While regulation for the crypto space remains a work in progress, the Financial Stability Board (FSB) responded to recent turmoil by warning crypto enthusiasts Monday that they aren’t above the law.
The FSB’s statement on the regulation of cryptoassets and markets stressed that they must be regulated and subject to oversight that matches the risks they pose at both the domestic and international levels.
These risks were once largely theoretical but they have materialized in recent weeks as the value of major cryptoassets has plunged, high-profile stablecoins have failed and several firms have collapsed.
The FSB said these events highlighted the crypto markets’ “intrinsic volatility, structural vulnerabilities and increasing interconnectedness with the traditional financial system.”
Recent events revealed the risk of contagion both within the crypto sector and between crypto and traditional financial markets, the group noted.
“In addition to imposing potentially large losses on investors and threatening market confidence arising from crystallization of conduct risks, the failure of a market player can also quickly transmit risks to other parts of the cryptoasset ecosystem,” it said.
This may also “have spill-over effects on important parts of traditional finance such as short-term funding markets,” it added.
As a result, the FSB stressed that cryptoassets and markets must face oversight that addresses their increasingly relevant risks.
To that end, the FSB said crypto assets generally, and stablecoins in particular, must adhere to regulations.
“Even as jurisdictions consider potential changes to their frameworks, so-called stablecoins and other cryptoassets do not operate in a regulation-free space and must adhere to relevant existing requirements where regulations apply to address the risks these assets pose,” it said.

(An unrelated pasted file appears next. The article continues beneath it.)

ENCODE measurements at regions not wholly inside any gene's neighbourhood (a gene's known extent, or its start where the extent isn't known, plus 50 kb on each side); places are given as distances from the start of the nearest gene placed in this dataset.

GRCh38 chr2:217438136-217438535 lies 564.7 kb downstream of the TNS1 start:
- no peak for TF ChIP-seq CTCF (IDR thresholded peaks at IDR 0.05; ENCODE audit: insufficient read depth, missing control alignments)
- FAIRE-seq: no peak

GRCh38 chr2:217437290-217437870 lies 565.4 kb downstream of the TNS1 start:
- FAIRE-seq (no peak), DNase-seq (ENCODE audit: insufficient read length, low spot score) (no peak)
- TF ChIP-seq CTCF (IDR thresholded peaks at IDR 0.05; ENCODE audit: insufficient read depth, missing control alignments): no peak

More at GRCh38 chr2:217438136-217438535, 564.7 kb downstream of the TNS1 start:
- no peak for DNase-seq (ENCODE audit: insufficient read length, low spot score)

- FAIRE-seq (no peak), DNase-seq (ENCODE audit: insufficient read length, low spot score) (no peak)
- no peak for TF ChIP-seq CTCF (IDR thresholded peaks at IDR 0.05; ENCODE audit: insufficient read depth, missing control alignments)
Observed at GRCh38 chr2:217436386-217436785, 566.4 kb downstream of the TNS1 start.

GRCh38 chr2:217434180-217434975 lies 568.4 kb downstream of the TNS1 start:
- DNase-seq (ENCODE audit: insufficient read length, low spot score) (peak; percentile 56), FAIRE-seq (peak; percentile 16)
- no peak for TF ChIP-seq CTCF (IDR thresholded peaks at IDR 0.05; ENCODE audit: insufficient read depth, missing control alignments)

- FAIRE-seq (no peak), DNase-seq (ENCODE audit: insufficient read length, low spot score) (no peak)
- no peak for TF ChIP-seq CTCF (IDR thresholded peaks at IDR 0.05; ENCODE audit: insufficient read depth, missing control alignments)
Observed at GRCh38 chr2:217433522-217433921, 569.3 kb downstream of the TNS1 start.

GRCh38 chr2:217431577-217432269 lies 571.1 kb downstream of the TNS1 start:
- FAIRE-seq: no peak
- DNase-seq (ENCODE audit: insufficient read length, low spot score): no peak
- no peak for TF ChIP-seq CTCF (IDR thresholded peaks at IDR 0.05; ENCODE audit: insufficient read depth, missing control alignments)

Given that cryptoassets may be performing the same basic economic function as traditional financial assets, “they are subject to relevant regulations applicable to the underlying economic and financial nature of cryptoassets,” the FSB argued.
Additionally, the global policy group said crypto firms must ensure they’re meeting all of their existing legal obligations — including both crypto-specific rules and overarching legal requirements.
The FSB reiterated its commitment to promoting consistency and cooperation among regulators and policymakers around the world to develop risk-based, technology-neutral rules for the crypto sector based on the principle of “same activity, same risk, same regulation.”
The FSB said it will report to the G20 finance ministers and central bank governors on crypto regulation in October, including high-level recommendations for regulating stablecoins.
It’s also planning a public consultation on proposed recommendations for promoting international consistency in the oversight of cryptoassets and markets.